Pamela Jo Ellis, artist painting watercolors, header

P A M E L A  J O  E L L I S
email:            W A T E R C O L O R S             phone: 207-592-7427
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Watercolor Maine Farm“Why so small?”   Does art have to be big to be acceptable?  I have found comfort in this small size, this square format...  and yet most of my work does not qualify as “miniaturism.”  Early on I did try quarter sheets, but it's just not how I see things. When I look at other artists' paintings I am always drawn to the small ones– the ones that just capture one moment, one item, one instant all in front of you to absorb.  Then the artist's ability can be appreciated: not the hugeness of the composition but the brushwork and use of color.  I feel that an image doesn't gain importance when rendered on a large scale– it's the quality of the rendering...

            “Why strive so hard for realism?”   Actually, I look for the abstract quality in the realism - the way the warm sundrenched pinks contrast with the purples and blues of the shadows in a close-up view of snow covered branches.  I push these colors beyond what my eye sees and yet when I’m done the effect of the pushing is just to have really grabbed the subject. 

            People ask me, "Where did you study?"  I study art by  looking at art, all art. I'm the one who trips the buzzers by getting my nose too close to the surfaces of the Monets and Degas’ in the museums.  I did not go to fine art school, (my parents thought it impractical... “You can’t make a living as an artist...”) but as a student of art history I am well versed in what makes art enduring as opposed to popular, and hopefully am able to apply some of that criticism and razor edge editing to my own images.  I also look very carefully at the images I'm trying to capture.  Keeping the focus simple, looking for color contrasts, finding the really darks... these make compositions pop for me. I never make up a scene; all my images are real places, real moments. How could one improve on what God has placed here in front of us?  I say, "I paint from life," but rarely do I paint on-site because life doesn't hold still long enough to enable me to render the amount of detail it takes to convey the instantaneity of my images.  I take photographs endlessly and then use these as references to create finished paintings. The visual beauty of the earth that God has given us astounds me everyday–

            People say, "Wow, these look like photographs!" and then, embarrassed, say, "I bet you hate it when people say that."  But I realize it's a layman's way of saying the pieces capture reality: convey depth, light and form.  This is my goal, so I don't mind the comment.  I am not about photographic realism, however, and although my paintings are very small, if you look closely you can see the brush work– the scribbles and swirls that added together make up that bank of trees, or field, or ripples on the water.  I want the viewer to see the brush at work; that's what I like when I look at art – to see the hand of the artist. 

Subject matter:

Winter  - we have lots of winter in Rangeley. I try to capture the crispness in the air, the minutely different grays, the brilliant blues. I love it when someone with their nose right up against one of my paintings turns away with a shiver.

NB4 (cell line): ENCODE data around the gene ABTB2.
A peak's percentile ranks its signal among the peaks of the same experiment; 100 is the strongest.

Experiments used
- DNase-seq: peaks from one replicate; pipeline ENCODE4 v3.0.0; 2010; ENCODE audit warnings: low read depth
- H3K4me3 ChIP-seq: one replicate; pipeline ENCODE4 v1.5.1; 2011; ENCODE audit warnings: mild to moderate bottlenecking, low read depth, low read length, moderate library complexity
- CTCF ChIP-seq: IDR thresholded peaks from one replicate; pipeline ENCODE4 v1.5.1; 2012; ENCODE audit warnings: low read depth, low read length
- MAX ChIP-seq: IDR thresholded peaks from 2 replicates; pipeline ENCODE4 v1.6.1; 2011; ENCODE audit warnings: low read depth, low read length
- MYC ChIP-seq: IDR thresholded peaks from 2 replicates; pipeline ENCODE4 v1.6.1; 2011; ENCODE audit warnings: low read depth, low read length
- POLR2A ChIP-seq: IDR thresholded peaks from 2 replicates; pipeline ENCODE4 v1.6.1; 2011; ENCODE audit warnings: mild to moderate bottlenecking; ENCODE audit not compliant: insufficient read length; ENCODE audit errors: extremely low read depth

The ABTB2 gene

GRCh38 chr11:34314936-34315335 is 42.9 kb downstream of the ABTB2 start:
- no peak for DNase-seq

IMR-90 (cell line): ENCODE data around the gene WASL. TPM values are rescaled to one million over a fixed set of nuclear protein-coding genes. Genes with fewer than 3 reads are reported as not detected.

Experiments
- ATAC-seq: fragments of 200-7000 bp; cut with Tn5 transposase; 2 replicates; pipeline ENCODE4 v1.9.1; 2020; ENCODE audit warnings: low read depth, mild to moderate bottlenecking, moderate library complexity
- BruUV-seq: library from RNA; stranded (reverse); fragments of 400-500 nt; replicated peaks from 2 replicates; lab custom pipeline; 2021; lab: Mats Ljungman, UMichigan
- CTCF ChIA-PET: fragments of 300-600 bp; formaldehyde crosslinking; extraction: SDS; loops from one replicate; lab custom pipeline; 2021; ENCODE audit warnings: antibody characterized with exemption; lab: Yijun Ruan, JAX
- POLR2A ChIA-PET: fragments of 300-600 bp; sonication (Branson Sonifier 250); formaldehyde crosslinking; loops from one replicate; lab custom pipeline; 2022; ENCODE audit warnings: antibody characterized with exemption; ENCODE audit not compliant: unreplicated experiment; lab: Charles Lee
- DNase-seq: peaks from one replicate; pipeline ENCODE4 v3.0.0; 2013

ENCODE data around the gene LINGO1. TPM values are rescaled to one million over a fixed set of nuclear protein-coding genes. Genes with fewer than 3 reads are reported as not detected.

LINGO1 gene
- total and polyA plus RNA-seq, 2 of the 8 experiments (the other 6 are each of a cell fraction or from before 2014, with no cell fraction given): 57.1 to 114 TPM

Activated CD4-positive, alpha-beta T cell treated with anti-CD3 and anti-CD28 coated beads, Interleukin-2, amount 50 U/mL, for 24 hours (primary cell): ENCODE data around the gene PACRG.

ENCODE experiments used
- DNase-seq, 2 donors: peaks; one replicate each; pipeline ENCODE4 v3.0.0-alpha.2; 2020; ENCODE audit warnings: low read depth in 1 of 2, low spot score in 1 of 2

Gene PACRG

Children - I do children because they are gifts from God. I capture them just playing, just being, busy inside themselves... but I reach for the late afternoon sun to warm their bodies.  I push the contrasts: warm skin/cool shadows, looking for the abstract shapes of the shadows within the confines of the figure.

            Landscapes - It stretches out all around my home inspiring me to the west, the south, across the field to the east, the sun playing across the win’rows of hay at the end of the day... Why not paint what’s breathtaking but also so simple? I paint the same scenes over and over, but it’s always new to me, (and people rarely notice it’s that same scene; I enjoy pointing that out to them.) I never get tired of looking out my windows and of watching the variations that weather, time of day, and sunlight can do to the same buildings and hillsides I pass everyday.  God creates the earth anew with each sunrise.  I want to paint it.


Watercolor painting of figures by Pamela EllisPam Ellis received her degree in Art History concentrating in Fine Art from Colby College in Waterville, Maine. She has gleaned stylistic elements from the depth of English landscapes, the immediacy of Homer and the simplicity of Japanese compositions. Her small scale watercolors are tiny gems that convey a huge scale through a loving rendering of atmosphere and light. She captures the essence of a scene by keeping the focus tight and the details precise, drawing you into her world.

We live in the Garden of Eden... one only has to look.

Pam’s studio is open by appointment.
It is located at 2091 Main Street in Rangeley: on Route 4 one mile south of Rangeley Village. Please call 207-592-7427 to view her new works and works in progress.

She is represented by:
Fore Street Gallery in Portland,
Small Wonder Gallery in Camden,
Birds of a Feather Gallery in Rangeley,
Gallery at Stony Batter in Oquossoc.

Pam offers ongoing small group and private lessons for adults in watercolor technique throughout the year. Contact her for more details and scheduling. All levels are welcome!



Pamela Jo Ellis ©2016 . All rights reserved.